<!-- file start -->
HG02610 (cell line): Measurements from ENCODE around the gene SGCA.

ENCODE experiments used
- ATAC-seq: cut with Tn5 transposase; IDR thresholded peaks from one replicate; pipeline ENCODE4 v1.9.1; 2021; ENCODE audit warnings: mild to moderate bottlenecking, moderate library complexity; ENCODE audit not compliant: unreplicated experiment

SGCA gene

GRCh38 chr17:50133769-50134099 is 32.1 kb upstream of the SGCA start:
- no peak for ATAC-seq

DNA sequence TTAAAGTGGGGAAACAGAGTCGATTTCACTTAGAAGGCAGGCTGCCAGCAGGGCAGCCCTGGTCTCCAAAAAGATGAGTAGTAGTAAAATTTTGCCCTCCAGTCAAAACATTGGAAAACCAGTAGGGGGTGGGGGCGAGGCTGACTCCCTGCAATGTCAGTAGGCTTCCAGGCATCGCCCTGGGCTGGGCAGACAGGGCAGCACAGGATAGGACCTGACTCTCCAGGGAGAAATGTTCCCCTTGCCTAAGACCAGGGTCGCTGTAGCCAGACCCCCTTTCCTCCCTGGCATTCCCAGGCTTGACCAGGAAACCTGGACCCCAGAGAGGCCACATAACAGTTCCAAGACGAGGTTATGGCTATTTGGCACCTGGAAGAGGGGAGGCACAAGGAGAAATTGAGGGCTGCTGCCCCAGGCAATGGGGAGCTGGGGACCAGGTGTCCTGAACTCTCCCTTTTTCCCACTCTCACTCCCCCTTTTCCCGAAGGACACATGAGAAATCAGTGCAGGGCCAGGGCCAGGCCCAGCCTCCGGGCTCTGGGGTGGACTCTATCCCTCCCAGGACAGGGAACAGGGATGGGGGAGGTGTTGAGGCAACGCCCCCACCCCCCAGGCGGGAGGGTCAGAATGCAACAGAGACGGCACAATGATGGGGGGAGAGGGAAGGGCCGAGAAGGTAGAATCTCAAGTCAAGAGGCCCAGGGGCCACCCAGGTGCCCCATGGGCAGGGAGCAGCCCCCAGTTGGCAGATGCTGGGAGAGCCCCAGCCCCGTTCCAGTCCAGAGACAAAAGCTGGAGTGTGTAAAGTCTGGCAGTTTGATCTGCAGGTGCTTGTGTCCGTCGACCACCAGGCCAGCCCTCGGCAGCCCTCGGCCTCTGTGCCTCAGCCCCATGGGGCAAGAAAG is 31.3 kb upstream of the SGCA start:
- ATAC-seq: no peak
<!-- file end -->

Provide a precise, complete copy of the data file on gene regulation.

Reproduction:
HG02610 (cell line): Measurements from ENCODE around the gene SGCA.

ENCODE experiments used
- ATAC-seq: cut with Tn5 transposase; IDR thresholded peaks from one replicate; pipeline ENCODE4 v1.9.1; 2021; ENCODE audit warnings: mild to moderate bottlenecking, moderate library complexity; ENCODE audit not compliant: unreplicated experiment

SGCA gene

GRCh38 chr17:50133769-50134099 is 32.1 kb upstream of the SGCA start:
- no peak for ATAC-seq

DNA sequence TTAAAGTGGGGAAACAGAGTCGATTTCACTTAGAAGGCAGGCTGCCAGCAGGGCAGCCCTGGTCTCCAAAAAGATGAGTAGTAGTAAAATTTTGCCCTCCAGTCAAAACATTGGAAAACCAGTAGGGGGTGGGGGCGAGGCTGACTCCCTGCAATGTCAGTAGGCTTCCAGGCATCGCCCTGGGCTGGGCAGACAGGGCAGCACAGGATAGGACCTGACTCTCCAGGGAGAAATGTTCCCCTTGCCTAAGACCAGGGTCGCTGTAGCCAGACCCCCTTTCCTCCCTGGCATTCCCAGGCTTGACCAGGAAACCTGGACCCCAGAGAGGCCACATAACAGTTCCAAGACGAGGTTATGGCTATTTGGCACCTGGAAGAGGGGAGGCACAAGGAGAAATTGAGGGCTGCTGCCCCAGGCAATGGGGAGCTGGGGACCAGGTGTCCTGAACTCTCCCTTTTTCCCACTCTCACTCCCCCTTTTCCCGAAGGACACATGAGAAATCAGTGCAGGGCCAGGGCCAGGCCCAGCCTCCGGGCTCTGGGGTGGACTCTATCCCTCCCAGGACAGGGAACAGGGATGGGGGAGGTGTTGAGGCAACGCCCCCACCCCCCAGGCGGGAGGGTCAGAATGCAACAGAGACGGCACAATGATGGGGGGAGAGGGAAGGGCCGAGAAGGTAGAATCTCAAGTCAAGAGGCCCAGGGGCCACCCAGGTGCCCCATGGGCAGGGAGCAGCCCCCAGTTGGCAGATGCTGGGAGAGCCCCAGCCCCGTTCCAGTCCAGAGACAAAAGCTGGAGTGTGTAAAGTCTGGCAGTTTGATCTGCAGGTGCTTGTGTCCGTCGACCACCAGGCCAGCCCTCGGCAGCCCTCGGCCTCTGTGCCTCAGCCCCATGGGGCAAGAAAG is 31.3 kb upstream of the SGCA start:
- ATAC-seq: no peak